1. Tins is an appeal from a judgment of the learned District Judge of Birbhum dated the 23rd November 1911. The point raised before us is an interesting one and it is this Where a tenure is sold for arrears of rent under the provisions of the Bengal Tenancy Act, is the old tenant personally liable for the rent between the date of the decree and the date of the sale? That is a matter, it seems to me, not covered by Section 169 of the Bengal Tenancy Act, which in the first instance deals with the grounds of the sale of the tenure and also with the fact that the tenure is to pass to the purchaser at the sale free from all liability created upon it by the default of the previous holder. But nothing is said in that section as to the . personal liability of the old tenant between the date. of the decree and the date of the sale in execution where there are no surplus proceeds of sale. This liability, I think, must be governed by the general law : and if the tenancy subsisted, I think the tenant is personally liable to pay the Tent between the date of the decree and the date of sale or confirmation of the sale if the tenancy was then still subsisting. The present case was decided in both the lower Courts on the footing apparently that the purchaser knew that there was an arrear of rent and that, therefore, he purchased the tenure subject to that. The case relied upon by the learned District Judge in Haradhan Chattoraj v. Kartik Chandra Chattopadhya 6 C.W.N. 877. is a very different case from the present. In that case, the proclamation of sale issued by the Court expressly stated that the tenure was being sold subject to the rent that accrued due between' the- date of the decree and the date of the sale. But that case is not an authority for the proposition put forward in the present case that the mere fact of the purchaser being the landlord is sufficient to cast upon the landlord himself the liability of paying the rent between the date of the decree and the date of the sale.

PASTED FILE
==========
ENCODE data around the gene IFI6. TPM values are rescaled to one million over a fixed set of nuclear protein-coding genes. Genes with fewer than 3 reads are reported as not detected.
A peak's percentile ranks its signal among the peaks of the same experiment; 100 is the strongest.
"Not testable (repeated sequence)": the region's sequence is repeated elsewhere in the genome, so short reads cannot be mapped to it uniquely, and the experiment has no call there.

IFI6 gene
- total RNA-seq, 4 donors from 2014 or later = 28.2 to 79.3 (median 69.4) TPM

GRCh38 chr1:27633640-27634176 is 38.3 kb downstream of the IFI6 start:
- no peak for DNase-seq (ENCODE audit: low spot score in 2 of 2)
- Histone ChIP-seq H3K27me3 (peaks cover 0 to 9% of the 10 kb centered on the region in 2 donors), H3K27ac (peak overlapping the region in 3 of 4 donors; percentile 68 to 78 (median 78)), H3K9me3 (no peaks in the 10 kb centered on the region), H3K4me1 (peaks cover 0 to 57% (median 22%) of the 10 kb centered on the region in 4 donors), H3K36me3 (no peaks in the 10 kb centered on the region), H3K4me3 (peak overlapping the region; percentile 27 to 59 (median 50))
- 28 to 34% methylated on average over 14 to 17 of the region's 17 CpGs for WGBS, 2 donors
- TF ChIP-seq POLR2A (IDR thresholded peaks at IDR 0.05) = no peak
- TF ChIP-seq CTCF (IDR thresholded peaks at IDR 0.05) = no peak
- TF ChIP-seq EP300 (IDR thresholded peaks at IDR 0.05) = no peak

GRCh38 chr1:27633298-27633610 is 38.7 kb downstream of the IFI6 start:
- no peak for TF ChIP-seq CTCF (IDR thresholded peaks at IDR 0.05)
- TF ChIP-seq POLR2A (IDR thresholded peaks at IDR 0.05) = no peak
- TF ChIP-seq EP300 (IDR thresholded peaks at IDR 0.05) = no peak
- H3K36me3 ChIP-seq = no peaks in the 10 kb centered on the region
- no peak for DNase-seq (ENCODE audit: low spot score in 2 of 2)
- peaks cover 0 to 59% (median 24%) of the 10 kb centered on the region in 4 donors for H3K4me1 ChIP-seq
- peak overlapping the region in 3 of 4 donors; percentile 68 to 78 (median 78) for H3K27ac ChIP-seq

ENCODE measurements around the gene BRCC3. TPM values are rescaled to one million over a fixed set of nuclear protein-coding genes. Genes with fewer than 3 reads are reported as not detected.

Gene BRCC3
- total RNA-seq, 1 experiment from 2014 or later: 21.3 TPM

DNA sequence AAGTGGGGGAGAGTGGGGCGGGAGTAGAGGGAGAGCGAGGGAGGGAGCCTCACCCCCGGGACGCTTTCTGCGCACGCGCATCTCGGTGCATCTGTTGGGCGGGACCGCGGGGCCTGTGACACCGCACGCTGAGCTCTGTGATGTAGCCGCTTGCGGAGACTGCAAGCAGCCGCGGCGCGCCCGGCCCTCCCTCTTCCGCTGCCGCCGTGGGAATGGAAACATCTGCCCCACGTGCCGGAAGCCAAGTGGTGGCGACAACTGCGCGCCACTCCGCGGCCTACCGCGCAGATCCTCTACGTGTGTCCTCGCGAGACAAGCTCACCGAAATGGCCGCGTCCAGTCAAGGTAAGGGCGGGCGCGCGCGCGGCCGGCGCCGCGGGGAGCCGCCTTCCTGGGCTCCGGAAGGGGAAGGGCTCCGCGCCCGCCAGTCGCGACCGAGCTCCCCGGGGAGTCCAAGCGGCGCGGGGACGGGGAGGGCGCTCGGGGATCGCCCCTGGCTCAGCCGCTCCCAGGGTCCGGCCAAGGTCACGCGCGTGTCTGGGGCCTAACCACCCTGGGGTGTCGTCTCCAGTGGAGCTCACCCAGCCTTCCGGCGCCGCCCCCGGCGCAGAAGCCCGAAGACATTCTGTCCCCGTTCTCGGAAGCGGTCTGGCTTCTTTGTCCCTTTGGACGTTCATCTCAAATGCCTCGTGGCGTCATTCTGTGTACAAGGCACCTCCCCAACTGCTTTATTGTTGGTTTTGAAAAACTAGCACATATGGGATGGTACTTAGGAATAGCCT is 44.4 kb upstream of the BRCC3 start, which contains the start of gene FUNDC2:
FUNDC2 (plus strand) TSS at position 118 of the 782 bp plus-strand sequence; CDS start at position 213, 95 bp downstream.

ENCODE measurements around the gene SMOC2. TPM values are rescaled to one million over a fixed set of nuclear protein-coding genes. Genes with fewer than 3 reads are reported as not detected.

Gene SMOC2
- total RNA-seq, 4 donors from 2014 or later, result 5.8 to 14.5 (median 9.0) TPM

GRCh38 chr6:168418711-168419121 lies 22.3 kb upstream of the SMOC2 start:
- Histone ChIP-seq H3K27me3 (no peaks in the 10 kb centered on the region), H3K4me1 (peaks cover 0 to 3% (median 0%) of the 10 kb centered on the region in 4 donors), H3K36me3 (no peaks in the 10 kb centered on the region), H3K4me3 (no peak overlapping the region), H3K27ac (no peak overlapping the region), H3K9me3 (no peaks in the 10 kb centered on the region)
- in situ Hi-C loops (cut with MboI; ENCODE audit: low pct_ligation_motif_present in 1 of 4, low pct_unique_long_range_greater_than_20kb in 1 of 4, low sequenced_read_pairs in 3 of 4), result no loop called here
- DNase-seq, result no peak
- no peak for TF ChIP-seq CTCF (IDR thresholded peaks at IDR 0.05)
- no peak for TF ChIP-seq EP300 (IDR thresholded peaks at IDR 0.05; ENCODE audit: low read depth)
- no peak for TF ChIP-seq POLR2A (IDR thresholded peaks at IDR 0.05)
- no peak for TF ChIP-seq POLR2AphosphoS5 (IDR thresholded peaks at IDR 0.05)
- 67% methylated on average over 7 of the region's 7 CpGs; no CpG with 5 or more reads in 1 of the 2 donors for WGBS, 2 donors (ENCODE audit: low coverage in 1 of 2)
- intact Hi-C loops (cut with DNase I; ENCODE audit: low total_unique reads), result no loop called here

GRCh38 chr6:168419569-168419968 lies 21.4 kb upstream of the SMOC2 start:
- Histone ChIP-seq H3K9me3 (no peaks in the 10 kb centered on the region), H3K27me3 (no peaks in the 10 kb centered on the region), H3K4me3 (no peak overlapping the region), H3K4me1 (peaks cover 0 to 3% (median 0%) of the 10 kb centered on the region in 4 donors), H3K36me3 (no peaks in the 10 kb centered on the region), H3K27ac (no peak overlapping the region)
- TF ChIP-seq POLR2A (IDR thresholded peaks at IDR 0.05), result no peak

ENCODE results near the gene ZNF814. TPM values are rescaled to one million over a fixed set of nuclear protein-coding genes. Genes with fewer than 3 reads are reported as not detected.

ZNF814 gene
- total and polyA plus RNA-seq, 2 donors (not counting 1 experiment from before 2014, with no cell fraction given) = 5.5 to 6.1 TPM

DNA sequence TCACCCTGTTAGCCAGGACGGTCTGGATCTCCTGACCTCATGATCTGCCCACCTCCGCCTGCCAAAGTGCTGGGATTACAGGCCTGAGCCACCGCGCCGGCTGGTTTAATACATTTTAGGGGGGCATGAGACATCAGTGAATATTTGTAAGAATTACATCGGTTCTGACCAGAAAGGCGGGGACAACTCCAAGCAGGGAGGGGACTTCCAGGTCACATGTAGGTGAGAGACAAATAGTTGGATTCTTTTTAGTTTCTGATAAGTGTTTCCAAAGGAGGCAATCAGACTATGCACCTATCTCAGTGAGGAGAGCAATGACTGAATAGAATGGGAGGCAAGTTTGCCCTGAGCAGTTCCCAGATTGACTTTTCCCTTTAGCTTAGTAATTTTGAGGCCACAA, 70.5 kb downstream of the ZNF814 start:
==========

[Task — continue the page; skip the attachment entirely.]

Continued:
2. The other point that was raised by the defendants as to whether the relationship of landlord and tenant- existed between the plaintiff and themselves and the other defences raised in the written statement are matters which must be determined in the suit when it goes back to the Court of first instance for re-hearing. It will be incumbent upon the plaintiff to prove under Section 169 of the Bengal -Tenancy Act that the surplus proceeds of sale in execution of the tenure were not sufficient to satisfy the claim of the plaintiff for the rent that accrued due between the date of the decree and the date of the sale. The case must go back to be re-heard by the Court of, first instance oh the footing of those remarks. Costs of this- Court and of the lower Courts will abide the result of the re-trial by the Court of first instance.